Register to reply

Calculating values of the zeta function

by c_d
Tags: function, values, zeta
Share this thread:
c_d
#1
Mar27-05, 03:28 PM
P: 6
Hi Group,

I appologise in advance. My maths knowledge is pretty bad, so some of what I say may not make sense.

I'm interested in the Riemann Zeta function, and more specificaly, the Riemann zero's. I'm not trying to prove it, I just want to calculate some of the values. And that's what I'm having trouble with. I'm okay with complex numbers, but I'm struggling with the series. For example, if I have:

zeta(1/2 + 10i) = sigma(1 / n^(1/2 + 10i)) for n=1 to infinity

I can calculate the values for specific values of n, but n goes all the way to infinity. So, to actually calculate the final value of zeta(1/2 + 10i) I guess I need to use somesort of convergence check. Am I right in thinking this? And, could using somesort of convergence check allow me to calculate a final value for zeta(1/2 + 10i)? Could someone show me how to calculate the final value or point me in the right direction?

Thanks ,
Phys.Org News Partner Science news on Phys.org
Security CTO to detail Android Fake ID flaw at Black Hat
Huge waves measured for first time in Arctic Ocean
Mysterious molecules in space
matt grime
#2
Mar27-05, 03:33 PM
Sci Advisor
HW Helper
P: 9,396
you need a computer, and some nifty maths. in ths very forum there is a thread that explains how to change it to a problem involving real numbers.

http://www.physicsforums.com/showthr...t=riemann+zeta
shmoe
#3
Mar27-05, 04:32 PM
Sci Advisor
HW Helper
P: 1,995
Quote Quote by c_d
So, to actually calculate the final value of zeta(1/2 + 10i) I guess I need to use somesort of convergence check. Am I right in thinking this?
Yes, you are right to think about convergence. Actually you shold have thought of convergence before you stuck 1/2+10i into the Dirichlet series (that's the 1/n^s sum thingie), but I'll forgive you. You've obviously seen zeta defined as:

[tex]\zeta(s)=\sum_{n=1}^{\infty}\frac{1}{n^s}[/tex]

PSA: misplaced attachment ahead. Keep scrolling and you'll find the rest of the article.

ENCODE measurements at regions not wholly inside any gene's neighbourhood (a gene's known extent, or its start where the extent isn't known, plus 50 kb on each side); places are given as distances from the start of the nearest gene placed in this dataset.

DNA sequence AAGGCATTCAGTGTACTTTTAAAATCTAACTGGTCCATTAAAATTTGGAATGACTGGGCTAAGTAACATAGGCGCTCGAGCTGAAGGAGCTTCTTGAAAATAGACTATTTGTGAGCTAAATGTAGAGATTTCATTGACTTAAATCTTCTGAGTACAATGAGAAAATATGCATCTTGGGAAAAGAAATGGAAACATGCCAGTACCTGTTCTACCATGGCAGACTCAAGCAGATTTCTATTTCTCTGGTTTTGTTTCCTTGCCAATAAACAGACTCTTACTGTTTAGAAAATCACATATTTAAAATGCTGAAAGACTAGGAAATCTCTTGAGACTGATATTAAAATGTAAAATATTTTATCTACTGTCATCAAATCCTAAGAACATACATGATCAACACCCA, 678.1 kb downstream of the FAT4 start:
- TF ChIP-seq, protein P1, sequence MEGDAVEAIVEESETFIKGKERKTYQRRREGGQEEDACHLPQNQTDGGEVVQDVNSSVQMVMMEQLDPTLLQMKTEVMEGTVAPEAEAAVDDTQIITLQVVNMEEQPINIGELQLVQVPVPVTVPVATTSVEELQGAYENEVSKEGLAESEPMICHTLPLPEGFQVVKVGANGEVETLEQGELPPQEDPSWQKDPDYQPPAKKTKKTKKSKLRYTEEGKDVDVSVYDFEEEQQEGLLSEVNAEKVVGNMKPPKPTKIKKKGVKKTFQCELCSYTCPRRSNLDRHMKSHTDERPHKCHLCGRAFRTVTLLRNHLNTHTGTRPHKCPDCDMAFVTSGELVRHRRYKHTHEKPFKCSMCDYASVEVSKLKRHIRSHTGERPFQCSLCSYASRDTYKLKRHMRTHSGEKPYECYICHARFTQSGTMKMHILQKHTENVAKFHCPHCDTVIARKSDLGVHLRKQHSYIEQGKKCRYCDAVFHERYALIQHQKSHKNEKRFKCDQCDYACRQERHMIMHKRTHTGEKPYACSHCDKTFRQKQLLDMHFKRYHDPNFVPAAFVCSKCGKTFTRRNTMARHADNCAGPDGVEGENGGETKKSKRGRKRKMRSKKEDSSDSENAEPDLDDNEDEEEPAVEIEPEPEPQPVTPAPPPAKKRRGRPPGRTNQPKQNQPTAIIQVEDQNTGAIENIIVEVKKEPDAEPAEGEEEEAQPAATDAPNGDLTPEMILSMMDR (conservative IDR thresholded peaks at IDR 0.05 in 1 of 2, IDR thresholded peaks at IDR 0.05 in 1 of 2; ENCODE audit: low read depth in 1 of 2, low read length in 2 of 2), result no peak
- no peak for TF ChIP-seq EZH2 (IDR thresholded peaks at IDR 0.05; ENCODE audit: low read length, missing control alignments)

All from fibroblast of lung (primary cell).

What you need to know is that this is only valid when the real part of s>1. Everywhere else this is a divergent sum. Remember the harmonic series (take s=1)? In fact you use the divergence at s=1 as another proof there are infinitely many primes.

To find values of Zeta elsewhere, you need some trickery. You've hopefully seen some mention of the analytic continuation of Zeta to the rest of the complex plane (the part where the above sum is invalid)? The functional equation? There's something called the approximate functional equation that will actually let you caclulate zeta in the critical strip using a truncated form of the above sum (meaning it's a sum over only a finite number of terms), plus some error terms that you will have to live with. Versions of this will be in any text on zeta, what kind of references do you have handy?

That's not very sophisticated though. There's something much better called the Riemann-Siegel formula that you might want to look into. In the thread that matt linked too, you can follow a link to Odlyzko's webpage. He's a champ in approximating Zeta numerically, so his webpage is (as always) a great place to go for stuff like this. It will be pretty technical though.

Finally, programs like Maple, mathematica, Matlab (??) will have built in routines for doing this as well. Oh I know there's some java applets on the web that will plot pieces of zeta. Don't have any links off hand, but they shouldn't be hard to find (they probably all use methods based on the Riemann-Siegel formula, so look for that).


Register to reply

Related Discussions
Riemann Zeta Function? Linear & Abstract Algebra 10
Zeta function regularization Quantum Physics 5
Zeta function of Polynomial Linear & Abstract Algebra 0
Epstein Zeta function... Linear & Abstract Algebra 2
A poem on the zeta function Linear & Abstract Algebra 2